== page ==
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Managing scope changes

As Atomic’s project manager, my job is to plan our projects and keep them on track. Sounds easy enough … maybe even boring. But there’s one little thing that keeps my job challenging.


Scope changes. Schedule changes. Software changes. You name it, I’ve seen it. In fact, it seems to me that no matter how carefully a project is planned, some level of changes are inevitable. That’s just what happens when a creative concept evolves into a reality.

So instead of closing my eyes and hoping that changes won’t happen, I’m always ready for them. Here are some of the strategies I use to keep our projects on track in the face of the unexpected.

  • Talk openly about the impact of changes. Sometimes a client thinks of a new requirement or new idea partway through a project. We can always accommodate these requests, but it’s my job to make sure the client understands exactly how those changes would affect schedule and budget. That way the client can make an informed decision on whether to implement the changes or stick with the original plan.
  • Be honest about delays. Every now and then, it takes us longer to execute a task than we thought it would. (Yes, it’s true – we do make mistakes!) In those situations, I always let our clients know right away that we need to bump our schedule back a couple of days. Clients appreciate this honesty, and it helps them to better plan their review cycles accordingly.
  • Constantly monitor and adjust milestones. If we miss a milestone in our project schedule, we don’t just throw up our hands and say, “well, we’re sunk now.” Instead, I constantly readjust project milestones as needed. If we get behind on a deadline, I find out if we can expedite subsequent ones. And, if needed, I crack the whip and get our team really cranking to help us meet a deadline.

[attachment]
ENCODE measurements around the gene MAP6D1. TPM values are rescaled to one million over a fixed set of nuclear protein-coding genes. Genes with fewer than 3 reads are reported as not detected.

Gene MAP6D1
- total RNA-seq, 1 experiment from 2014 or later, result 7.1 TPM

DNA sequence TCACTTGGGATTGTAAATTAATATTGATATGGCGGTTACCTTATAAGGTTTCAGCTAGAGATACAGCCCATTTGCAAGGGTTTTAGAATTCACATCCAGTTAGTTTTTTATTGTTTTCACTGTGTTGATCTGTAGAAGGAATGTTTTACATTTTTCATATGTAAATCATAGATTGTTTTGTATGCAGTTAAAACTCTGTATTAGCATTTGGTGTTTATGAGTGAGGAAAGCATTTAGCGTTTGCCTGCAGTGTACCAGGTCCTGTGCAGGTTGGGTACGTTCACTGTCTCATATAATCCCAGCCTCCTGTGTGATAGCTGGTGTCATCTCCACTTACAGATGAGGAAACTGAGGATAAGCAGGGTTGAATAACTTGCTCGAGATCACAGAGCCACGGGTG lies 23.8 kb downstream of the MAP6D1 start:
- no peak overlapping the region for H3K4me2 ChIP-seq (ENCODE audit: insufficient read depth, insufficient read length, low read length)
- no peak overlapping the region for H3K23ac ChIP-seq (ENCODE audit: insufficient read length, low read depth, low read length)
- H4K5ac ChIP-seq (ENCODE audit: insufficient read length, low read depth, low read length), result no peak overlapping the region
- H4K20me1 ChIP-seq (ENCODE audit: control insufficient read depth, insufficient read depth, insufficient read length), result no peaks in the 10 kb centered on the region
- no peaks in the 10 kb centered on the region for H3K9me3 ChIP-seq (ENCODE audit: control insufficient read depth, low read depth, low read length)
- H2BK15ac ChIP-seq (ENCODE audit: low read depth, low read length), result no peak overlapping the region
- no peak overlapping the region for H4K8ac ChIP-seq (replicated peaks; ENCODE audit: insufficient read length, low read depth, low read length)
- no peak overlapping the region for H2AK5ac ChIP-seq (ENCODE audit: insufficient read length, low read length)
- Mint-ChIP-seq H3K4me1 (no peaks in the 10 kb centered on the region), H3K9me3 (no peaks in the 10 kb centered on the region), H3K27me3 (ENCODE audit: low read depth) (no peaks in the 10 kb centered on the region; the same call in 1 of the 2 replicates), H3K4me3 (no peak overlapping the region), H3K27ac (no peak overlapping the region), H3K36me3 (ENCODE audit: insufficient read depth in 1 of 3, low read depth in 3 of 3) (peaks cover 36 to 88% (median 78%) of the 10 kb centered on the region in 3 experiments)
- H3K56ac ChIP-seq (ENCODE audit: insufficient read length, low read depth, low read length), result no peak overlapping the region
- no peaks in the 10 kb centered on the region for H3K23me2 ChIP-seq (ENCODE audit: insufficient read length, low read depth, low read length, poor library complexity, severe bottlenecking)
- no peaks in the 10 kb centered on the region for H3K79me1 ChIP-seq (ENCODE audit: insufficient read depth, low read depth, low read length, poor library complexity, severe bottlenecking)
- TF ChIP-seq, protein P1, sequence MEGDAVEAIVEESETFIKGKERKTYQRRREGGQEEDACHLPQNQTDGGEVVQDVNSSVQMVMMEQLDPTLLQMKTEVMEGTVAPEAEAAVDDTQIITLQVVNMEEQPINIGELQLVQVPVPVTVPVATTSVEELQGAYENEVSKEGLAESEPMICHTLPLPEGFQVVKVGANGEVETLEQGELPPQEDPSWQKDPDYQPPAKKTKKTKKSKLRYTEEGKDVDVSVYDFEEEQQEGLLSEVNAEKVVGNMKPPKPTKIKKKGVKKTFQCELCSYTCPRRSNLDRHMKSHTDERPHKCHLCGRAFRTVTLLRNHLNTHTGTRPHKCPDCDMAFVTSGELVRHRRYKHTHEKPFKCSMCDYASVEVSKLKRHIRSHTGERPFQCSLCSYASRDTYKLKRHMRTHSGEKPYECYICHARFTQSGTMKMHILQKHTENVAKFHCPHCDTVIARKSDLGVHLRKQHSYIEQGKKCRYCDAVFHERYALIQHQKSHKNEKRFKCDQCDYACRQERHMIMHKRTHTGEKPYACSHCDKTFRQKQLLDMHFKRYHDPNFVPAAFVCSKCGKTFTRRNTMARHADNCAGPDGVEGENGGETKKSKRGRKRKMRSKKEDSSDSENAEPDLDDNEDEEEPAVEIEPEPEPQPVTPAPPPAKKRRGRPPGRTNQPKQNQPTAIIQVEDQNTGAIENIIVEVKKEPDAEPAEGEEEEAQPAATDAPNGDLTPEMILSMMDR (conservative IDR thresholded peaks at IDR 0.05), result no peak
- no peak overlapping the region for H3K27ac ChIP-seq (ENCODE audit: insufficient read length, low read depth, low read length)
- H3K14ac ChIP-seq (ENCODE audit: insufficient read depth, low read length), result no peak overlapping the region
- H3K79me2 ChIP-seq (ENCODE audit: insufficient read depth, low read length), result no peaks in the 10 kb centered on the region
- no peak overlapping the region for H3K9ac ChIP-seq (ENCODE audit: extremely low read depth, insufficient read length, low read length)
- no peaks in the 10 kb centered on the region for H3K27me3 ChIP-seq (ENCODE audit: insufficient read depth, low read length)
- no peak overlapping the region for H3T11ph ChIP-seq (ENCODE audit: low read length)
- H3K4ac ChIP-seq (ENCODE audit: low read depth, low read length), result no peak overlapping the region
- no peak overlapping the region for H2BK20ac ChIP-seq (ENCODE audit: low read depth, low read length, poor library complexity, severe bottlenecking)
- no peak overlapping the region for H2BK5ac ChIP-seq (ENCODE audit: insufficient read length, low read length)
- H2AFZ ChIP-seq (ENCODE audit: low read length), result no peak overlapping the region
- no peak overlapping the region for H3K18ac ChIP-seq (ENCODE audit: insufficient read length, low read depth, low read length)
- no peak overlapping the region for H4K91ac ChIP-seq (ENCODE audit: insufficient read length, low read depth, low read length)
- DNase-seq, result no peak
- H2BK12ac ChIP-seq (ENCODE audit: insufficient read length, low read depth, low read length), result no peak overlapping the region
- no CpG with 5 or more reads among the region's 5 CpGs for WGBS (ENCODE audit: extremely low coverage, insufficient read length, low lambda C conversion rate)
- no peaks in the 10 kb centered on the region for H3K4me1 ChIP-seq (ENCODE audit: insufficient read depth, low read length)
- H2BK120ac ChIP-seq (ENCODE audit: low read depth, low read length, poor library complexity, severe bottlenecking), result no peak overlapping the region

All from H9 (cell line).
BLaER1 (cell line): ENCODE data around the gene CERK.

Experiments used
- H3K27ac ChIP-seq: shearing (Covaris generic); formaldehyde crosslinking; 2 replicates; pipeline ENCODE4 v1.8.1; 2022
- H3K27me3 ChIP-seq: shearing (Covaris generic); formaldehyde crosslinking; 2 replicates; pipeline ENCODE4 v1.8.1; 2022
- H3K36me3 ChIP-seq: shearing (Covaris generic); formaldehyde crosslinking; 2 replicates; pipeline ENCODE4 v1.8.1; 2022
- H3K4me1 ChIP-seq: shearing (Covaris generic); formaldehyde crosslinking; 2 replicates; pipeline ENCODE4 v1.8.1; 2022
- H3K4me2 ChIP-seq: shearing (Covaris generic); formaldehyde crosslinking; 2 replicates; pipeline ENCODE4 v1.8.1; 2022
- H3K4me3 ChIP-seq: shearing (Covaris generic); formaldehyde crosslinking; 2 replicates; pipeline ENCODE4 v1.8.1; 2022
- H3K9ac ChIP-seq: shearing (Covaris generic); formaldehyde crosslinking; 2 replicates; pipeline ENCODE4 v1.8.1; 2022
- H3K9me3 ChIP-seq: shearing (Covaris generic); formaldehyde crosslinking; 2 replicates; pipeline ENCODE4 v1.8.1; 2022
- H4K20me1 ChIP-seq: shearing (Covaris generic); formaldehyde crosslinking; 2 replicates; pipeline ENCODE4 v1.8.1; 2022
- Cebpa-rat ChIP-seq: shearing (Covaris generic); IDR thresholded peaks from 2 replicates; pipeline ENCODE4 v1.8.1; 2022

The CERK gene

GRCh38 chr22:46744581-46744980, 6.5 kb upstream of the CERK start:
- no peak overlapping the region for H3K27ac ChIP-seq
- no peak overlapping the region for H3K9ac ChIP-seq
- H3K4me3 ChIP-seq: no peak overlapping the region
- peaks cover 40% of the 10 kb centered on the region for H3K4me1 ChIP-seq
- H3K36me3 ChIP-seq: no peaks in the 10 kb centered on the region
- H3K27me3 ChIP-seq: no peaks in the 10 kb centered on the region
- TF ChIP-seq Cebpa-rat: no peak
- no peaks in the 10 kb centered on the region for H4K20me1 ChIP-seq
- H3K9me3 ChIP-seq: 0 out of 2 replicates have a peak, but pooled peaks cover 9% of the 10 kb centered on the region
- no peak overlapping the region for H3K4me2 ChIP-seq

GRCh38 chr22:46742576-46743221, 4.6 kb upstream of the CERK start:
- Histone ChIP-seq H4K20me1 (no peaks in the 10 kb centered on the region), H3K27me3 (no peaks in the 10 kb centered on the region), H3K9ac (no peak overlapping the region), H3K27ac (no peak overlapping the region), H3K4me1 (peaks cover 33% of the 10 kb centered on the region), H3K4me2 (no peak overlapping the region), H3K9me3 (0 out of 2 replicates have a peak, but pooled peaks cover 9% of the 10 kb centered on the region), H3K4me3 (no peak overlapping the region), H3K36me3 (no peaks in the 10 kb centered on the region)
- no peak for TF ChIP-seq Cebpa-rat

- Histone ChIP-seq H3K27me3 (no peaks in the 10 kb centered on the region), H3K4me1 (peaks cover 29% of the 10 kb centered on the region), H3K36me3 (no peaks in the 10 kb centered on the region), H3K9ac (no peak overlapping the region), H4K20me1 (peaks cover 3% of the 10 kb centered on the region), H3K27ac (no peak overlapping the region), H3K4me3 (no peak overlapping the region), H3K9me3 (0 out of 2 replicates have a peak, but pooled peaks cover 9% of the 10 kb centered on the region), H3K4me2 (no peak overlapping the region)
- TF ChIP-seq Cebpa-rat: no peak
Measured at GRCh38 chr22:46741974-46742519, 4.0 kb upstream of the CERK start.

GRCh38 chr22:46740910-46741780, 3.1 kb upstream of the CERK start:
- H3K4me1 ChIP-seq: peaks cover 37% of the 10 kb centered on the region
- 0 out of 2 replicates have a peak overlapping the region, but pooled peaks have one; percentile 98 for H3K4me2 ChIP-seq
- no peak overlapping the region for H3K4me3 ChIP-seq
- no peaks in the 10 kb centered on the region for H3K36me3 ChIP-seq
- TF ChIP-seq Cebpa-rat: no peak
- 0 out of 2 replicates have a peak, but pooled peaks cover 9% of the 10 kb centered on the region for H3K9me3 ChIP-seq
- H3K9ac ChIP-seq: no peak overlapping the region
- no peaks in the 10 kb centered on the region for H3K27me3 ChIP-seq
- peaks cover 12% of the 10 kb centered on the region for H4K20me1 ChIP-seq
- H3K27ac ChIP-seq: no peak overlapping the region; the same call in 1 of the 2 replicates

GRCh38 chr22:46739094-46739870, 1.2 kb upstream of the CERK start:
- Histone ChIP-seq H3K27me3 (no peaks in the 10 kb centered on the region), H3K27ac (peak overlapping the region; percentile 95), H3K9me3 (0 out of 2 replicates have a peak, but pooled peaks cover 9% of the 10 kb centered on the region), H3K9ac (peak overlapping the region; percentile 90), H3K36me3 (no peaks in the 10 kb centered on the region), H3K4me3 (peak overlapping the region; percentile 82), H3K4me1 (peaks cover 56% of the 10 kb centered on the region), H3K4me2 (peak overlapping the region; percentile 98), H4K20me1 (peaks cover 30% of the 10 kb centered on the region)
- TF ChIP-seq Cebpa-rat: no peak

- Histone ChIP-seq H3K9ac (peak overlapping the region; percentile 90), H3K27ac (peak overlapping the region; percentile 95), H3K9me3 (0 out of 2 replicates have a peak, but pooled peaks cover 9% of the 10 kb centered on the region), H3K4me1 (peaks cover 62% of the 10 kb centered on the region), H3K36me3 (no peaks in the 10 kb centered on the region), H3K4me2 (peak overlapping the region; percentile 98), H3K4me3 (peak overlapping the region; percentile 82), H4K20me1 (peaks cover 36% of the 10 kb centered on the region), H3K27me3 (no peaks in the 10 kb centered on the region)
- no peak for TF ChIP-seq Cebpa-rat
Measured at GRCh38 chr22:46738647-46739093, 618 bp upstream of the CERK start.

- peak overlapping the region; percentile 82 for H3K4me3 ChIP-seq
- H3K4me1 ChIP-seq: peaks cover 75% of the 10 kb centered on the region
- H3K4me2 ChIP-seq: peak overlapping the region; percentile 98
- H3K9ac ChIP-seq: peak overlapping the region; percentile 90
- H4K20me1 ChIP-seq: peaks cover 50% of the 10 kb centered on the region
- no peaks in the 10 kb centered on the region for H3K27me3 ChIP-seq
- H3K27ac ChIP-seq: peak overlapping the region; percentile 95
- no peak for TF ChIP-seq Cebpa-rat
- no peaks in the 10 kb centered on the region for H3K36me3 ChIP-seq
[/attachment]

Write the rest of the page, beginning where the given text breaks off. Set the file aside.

Of course, in my fondest dreams, all projects tick along perfectly, with every milestone met to the minute. I’ll keep hoping for that … but in the meantime, when changes come along, I’ll be ready for them.


Using directory submissions to drive SEO

I won’t give away all our secrets, but I will say that submitting the site to a number of directories was part of our strategy.

For those who don’t know, directories are websites that categorize and list other websites. Business.com, for example, lists business websites in categories such as accounting, construction, and healthcare. Submitting your website to directories helps build links to your site and increase your search rankings.

You can’t submit your site to any old directory, however, and expect to get results. There’s some strategy involved. Here the approach I took for SlickPlan. The same approach can work for you.

  • Submit to niche directories. It’s better to submit your site to a directory that relates to your industry rather than a general directory like Yahoo’s. Doing so increases the chance of your site being accepted by the directory. And, niche directories have a more targeted readership, so you’re more likely to have qualified leads find your site and click over to it. We submitted SlickPlan to makeuseof.com and webappers.com, for example, both of which cater to web designers and developers.
  • Submit to directories with a high Google page rank. Having your site in a highly-ranked directory increases your site’s page rank. It also means that the directory gets lots of visitors, which improves your chances of getting referrals. In addition, sites with a high page rank are generally better made and better respected than sites with a low rank. Being in those directories helps enhance your reputation as well.
  • Include links to your site in the directory’s “description” field. Some directories don’t allow you to do this. But if you can sneak a link in, it provides readers with a quick, easy path to your site and helps your organic SEO.

Remember that it won’t help to submit your site to every directory under the sun; in this case, more really isn’t better. Take a targeted approach to directory submission, and you’ll get better results for less effort.